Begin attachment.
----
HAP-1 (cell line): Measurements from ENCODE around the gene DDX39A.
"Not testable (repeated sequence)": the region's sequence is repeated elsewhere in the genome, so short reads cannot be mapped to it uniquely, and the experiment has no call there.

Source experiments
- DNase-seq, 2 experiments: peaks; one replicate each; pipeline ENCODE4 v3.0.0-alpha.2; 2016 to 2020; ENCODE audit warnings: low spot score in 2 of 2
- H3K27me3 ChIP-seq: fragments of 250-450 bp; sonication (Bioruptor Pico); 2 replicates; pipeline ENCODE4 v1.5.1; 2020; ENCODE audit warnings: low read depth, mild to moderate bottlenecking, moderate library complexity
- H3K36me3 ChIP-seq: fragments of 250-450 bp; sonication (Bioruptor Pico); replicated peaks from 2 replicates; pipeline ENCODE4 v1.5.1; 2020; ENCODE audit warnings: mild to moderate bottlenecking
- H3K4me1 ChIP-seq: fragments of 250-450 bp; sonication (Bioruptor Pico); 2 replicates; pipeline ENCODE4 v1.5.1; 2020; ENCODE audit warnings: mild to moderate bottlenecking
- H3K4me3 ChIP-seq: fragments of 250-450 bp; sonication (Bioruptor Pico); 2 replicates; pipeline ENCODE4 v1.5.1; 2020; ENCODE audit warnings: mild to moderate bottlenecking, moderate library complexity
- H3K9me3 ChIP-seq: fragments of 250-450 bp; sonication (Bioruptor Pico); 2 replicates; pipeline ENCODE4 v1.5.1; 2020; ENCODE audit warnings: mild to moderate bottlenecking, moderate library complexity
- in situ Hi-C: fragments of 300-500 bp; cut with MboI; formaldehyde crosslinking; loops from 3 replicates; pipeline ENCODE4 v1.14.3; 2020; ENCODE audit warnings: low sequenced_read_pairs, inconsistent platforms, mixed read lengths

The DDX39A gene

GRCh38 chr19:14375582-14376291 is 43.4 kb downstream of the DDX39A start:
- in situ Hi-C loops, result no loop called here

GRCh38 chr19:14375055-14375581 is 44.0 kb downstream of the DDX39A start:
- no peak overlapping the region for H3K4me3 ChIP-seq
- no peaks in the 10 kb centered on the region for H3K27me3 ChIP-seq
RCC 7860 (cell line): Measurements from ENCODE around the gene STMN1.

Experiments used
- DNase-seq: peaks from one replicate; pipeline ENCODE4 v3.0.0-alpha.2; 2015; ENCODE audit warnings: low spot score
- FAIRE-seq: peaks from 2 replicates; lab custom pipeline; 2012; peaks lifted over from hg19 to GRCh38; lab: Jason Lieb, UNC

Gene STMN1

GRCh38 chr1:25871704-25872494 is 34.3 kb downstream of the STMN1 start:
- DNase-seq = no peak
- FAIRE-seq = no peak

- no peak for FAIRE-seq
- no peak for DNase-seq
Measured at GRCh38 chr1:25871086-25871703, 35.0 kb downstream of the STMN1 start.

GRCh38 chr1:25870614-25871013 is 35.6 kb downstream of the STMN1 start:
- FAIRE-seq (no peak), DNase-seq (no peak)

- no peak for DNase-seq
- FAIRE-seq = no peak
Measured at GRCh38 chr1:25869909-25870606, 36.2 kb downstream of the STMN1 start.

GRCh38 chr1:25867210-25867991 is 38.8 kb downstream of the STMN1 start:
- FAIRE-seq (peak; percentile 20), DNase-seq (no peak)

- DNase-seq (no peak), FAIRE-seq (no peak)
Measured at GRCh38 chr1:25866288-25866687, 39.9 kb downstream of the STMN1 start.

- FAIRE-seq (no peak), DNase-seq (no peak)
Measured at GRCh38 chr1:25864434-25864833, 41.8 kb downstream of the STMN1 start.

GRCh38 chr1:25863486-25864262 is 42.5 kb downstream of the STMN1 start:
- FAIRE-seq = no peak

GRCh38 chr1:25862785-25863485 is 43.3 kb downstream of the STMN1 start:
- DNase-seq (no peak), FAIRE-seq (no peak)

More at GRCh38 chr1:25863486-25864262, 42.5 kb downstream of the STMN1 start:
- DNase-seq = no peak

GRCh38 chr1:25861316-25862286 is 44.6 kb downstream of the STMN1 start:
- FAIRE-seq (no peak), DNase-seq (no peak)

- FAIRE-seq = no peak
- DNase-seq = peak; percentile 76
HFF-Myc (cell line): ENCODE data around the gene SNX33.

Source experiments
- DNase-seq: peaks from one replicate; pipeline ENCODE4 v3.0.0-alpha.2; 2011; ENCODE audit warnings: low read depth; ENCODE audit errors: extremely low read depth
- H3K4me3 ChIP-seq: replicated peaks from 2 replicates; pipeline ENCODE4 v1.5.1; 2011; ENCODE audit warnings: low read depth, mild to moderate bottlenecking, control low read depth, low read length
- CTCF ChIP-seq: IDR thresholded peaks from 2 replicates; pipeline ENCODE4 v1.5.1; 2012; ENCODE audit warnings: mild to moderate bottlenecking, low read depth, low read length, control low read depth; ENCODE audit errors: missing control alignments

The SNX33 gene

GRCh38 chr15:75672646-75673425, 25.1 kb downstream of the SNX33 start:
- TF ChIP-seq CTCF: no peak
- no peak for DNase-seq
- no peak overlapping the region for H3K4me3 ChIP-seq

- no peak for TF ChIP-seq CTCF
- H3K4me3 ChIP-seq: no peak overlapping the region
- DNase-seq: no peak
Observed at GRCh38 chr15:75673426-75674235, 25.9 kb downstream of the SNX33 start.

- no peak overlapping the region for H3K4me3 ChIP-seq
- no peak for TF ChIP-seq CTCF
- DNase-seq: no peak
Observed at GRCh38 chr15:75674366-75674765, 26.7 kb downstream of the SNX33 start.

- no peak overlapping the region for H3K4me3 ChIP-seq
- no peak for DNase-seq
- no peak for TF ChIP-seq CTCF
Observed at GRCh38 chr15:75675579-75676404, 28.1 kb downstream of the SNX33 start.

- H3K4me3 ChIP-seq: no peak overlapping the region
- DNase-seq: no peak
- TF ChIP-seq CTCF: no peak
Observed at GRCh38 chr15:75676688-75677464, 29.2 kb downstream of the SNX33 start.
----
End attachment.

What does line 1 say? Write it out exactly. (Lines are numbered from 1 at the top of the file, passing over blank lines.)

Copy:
HAP-1 (cell line): Measurements from ENCODE around the gene DDX39A.